The Pros and Cons of Bringing Digitizing In-House

Here are some of the pros and cons of bringing digitizing in-house. 

Embroiderers often wrestle with the decision of whether to bring digitizing in-house or outsource the process. The single greatest challenge in making this decision is that many embroiderers do not know the benefit or detriment of bringing digitizing in-house. On the surface, it sounds like a great idea, but it is not for everybody. Taking a structured approach to this process can help you make an educated decision. Following are a series of pros and cons of bringing digitizing in-house.


For starters, in-house digitizing means you will save on outsourcing fees. While outsourced digitizing has become very inexpensive, companies that do large volumes of work could benefit from bringing digitizing in-house.

Additionally, there is no higher level of control of the digitizing process than having it done in-house since you’re not at the mercy of someone else’s schedule. We live in an on-demand environment, and there is nothing worse than watching the pot boil while waiting for an important design. With an in-house digitizer, you have full control of the schedule and the ability to readjust production based on customer needs.

That said, your quality can only be as good as the digitizer(s) on staff. However, quality can be controlled to a certain extent through design editing. In this instance, quality can be focused on as opposed to quantity. Many digitizing companies are simply production houses and do not have the time nor resources to spend unlimited time on a single design. These limitations can sometimes result in a design that does not meet quality standards.

One of the biggest benefits of bringing digitizing in-house is that it provides the freedom to digitize spec samples on-demand. This ability offers the flexibility to visit potential customers and offer a sample swatch or garment for evaluation. While there is an investment of time, it could be a great way to fill gaps between jobs. If you are paying an employee for full time but only have enough work to fill a portion of the day, this is a great way to fill the gap and be proactive toward gaining new business opportunities. If you don’t want to invest in producing an actual sample, I recommend creating an embroidered swatch and then incorporating it into a flyer that you can drop off to the customer. This approach is particularly useful when dealing with a company that does not already have an existing embroidered logo.


Unless you hire an experienced digitizer, the learning curve can take months or years to get to the skill level of seasoned veterans. Training extends far beyond learning how to use digitizing software. The actual digitizing software is usually the easiest part of the process to learn. The problematic aspect is learning how the combination of thread and tension affect the substrate that’s up for embroidery.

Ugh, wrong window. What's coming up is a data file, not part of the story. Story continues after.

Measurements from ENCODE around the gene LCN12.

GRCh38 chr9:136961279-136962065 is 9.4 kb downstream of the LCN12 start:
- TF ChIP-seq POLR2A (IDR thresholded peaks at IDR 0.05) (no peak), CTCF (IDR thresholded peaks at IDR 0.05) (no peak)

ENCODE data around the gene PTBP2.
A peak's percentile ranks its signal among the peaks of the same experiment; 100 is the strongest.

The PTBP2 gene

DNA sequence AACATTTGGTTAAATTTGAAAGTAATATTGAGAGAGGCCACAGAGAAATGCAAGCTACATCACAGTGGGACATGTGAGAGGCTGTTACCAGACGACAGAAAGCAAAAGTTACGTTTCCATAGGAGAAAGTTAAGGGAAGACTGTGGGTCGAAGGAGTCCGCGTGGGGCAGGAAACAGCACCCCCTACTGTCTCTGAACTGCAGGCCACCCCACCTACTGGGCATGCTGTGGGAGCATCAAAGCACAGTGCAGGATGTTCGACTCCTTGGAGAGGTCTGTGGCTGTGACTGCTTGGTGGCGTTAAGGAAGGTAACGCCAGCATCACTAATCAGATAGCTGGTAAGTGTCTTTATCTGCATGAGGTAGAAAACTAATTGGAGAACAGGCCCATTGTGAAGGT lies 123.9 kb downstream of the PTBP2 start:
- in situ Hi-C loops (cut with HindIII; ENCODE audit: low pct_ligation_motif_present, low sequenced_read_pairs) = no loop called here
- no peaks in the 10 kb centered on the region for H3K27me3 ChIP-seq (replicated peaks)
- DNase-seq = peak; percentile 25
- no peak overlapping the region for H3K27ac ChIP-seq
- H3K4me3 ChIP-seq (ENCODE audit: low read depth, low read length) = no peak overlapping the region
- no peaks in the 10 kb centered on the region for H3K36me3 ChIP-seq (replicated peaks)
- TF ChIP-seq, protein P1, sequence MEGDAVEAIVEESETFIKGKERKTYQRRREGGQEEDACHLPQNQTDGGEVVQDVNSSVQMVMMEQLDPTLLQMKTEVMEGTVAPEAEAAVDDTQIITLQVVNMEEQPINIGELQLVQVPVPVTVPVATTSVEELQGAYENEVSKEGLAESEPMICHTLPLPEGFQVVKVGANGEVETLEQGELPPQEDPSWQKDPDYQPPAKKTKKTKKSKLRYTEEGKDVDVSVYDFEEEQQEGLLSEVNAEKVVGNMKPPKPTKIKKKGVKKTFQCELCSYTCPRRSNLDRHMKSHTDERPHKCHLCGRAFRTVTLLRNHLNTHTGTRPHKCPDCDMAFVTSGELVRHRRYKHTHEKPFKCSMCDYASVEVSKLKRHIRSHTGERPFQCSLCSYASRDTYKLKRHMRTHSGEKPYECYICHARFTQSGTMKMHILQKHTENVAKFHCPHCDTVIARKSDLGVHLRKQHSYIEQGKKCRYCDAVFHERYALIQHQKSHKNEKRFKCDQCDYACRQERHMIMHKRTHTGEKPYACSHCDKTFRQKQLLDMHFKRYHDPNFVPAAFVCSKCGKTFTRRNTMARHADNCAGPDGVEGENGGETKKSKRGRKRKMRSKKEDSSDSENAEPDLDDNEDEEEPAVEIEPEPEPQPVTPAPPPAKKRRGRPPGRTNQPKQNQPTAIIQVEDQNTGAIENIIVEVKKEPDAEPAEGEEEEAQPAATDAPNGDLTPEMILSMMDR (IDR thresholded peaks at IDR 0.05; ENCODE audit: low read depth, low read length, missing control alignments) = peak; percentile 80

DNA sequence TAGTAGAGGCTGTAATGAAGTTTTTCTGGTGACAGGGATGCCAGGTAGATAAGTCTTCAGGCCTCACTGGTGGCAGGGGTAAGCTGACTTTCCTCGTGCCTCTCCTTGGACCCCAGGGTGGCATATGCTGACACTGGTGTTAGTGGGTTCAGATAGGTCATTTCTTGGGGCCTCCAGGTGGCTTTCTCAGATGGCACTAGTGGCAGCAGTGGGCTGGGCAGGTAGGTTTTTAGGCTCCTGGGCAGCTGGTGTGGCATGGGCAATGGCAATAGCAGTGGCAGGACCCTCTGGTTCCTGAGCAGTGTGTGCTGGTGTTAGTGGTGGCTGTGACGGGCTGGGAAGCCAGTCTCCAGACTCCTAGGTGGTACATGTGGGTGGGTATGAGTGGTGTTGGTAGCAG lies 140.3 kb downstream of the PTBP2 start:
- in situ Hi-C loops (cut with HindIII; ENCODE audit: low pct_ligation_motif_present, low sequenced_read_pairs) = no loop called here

Additionally, it is the responsibility of the digitizer to create the pathing of the embroidery machine. The digitizer controls every movement of the embroidery machine including travel path, trims, color changes, underlay, and density. The best training approach is to expose a digitizer to all aspects of the embroidery process.

A quality digitizing system can be expensive. In some cases, the software can have a higher price tag than an embroidery machine. Remember, a digitizing system is an investment. When calculating the ROI of the purchase decision, be sure to factor in the cost of hardware, software, labor, and training.

While quality control is a reason to consider bringing digitizing in-house, it is essential to remember that the limitation of the result lies within the person creating the design.

Additionally, there are many digitizing sources capable of handling large volumes of work. An in-house digitizer can only produce so many designs in a day. To reach high-volume requirements in-house, it may require multiple digitizing systems and multiple people employed as digitizers. Keep in mind, when there is turnover, the selection, training, and learning curve process begins all over again. This can have crippling effects, especially for a small company.

In terms of a time commitment, it only takes a couple of hours of in-house work to equal the cost of outsourcing. There becomes a point where it is merely not feasible to do designs in-house. This, of course, is in direct relation to the person digitizing as well as the quality of the end result. Receiving a piece back from an external source that is not top quality is not justified at any price.

For insight on when it’s a good time to transition to in-house digitizing, check out this Q&A.

Allee Bruce

Alexandria Bruce

Alexandria Bruce is the former managing editor of GRAPHICS PRO magazine.

View all articles by Alexandria Bruce  

Related Articles

Back to top button